Water is one of nature’s most valuable resources and a key ally in the transition to a green and decarbonised economy. The treatment of wastewater allows the production of cleaner energy: biogas, a renewable gas that is less polluting than conventional fuel, which can be used to power vehicles and in the generation of heat and electricity. A new biogas cleaning and upgrading process is currently being demonstrated in many wastewater treatment plants (WWTP) in Spain to produce biomethane.
The use of biogas reduces emissions from industry, transport and housing, and combats climate change to meet No.13 of the UN Sustainable Development Goals (SDGs), also No. 7, focused on affordable and clean energy. This goal can be achieved in synergy with objective 6 of the 17 SDGs, sustainable and democratic water management, to provide safe drinking water to the three out of every ten people in the world still lacking access to it.
Companies like Aqualia, serving more than 25M users around the world, are applying energy efﬁcient and economical solutions to change towards a low emission society. In 2014 it became the ﬁrst water company in Spain to calculate the carbon footprint of all its activity and register it with the Spanish Ofﬁce for Climate Change. This allows the company to forecast and globally account for the CO2 emissions produced by all its activities, and reduce its impact.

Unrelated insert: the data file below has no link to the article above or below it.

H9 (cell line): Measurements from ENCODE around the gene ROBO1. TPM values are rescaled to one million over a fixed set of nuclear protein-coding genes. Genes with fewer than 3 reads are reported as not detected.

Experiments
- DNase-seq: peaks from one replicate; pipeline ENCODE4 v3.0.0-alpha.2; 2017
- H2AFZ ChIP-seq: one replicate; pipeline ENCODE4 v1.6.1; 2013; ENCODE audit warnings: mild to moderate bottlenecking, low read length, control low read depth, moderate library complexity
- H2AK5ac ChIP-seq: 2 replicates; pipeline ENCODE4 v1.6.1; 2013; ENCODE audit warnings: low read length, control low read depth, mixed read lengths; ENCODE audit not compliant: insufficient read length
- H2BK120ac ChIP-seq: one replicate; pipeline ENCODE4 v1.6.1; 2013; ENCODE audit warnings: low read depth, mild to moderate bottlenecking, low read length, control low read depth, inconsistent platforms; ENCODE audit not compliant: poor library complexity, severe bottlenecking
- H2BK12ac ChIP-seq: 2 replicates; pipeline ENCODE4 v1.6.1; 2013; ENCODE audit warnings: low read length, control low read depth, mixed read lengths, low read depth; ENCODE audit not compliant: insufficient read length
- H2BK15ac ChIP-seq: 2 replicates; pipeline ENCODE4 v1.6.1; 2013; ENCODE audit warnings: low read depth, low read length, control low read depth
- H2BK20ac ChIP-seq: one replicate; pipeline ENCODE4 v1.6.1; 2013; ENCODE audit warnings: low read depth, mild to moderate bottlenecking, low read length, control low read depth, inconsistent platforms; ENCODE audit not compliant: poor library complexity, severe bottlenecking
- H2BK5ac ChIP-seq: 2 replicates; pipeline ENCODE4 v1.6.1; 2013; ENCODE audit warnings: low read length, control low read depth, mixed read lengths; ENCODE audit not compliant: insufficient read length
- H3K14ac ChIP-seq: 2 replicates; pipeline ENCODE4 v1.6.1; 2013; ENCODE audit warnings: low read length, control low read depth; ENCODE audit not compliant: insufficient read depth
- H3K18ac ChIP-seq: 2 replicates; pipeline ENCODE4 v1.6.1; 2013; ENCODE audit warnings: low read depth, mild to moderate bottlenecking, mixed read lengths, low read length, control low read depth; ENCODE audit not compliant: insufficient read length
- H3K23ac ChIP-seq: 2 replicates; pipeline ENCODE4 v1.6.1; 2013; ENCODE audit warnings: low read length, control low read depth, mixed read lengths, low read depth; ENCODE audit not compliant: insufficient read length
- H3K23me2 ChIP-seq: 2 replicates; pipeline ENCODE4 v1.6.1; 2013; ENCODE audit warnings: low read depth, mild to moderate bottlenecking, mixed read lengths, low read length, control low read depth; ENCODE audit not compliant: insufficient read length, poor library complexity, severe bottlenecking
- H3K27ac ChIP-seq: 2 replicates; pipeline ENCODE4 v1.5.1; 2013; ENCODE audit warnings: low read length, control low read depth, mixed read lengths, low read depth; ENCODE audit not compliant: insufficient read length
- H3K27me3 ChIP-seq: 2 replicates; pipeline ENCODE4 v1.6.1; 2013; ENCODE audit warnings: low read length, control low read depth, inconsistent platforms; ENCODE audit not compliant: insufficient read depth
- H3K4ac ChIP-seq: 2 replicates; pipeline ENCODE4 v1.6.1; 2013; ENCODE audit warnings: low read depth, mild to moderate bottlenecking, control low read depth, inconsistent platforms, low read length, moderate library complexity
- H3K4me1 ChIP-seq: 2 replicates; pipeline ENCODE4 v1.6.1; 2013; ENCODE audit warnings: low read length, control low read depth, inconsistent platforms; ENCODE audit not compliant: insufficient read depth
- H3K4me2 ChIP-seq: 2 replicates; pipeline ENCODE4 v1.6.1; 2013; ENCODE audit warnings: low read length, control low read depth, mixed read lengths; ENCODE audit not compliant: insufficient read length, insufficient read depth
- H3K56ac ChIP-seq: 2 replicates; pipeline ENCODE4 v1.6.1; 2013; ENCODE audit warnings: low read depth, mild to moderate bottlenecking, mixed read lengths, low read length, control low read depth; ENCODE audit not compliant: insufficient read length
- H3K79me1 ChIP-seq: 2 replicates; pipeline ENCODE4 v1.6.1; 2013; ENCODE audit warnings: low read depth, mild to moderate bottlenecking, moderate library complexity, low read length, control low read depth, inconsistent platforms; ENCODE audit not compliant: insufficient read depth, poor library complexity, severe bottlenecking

Aqualia has several projects aimed at removing pollutants from the wastewater produced in our homes and transforming it into biogas to move vehicles. The latest project to join this list has been Ulises*, based in Almería, and co-funded by the LIFE Programme of the European Union to promote the environment and to prevent climate change. In the last year, Aqualia has increased the production of this renewable gas in various of its 20 larger wastewater treatment plants, with a potential to power a fleet of up to 10,000 vehicles.
To facilitate this, the company has developed a biogas puriﬁcation process called ABAD Bioenergy. The objective of this patented procedure is to clean and enrich at low cost the raw biogas obtained from the fermentation of the sludge resulting from the treatment of urban wastewater.
This system to produce biomethane has been selected by the Ministry for Ecological Transition as part of the Carbon Fund for a Sustainable Economy (FES-CO2).
Aqualia already has four ABAD plants operating in Chiclana and Jerez (Cádiz), Lleida and Madrid, linked to the FP7 All-Gas and the SmartGreen Gas projects. Co-funded by european projects, four new plants will be installed this year, located in Madrid, Almería, Guijuelo (Salamanca), and Czech Republic. The last four will each have a biogas production capacity to fuel 90 vehicles a day. Each of these biogas plants avoids the emission of more than 50 tons of CO2 per year.
*Life Ulises project is funded with the contribution the European Union LIFE programme LIFE18 ENV/ES/000165. This article reflects only Aqualia's view. The European Commission is not responsible for any use that may be made of the information it contains.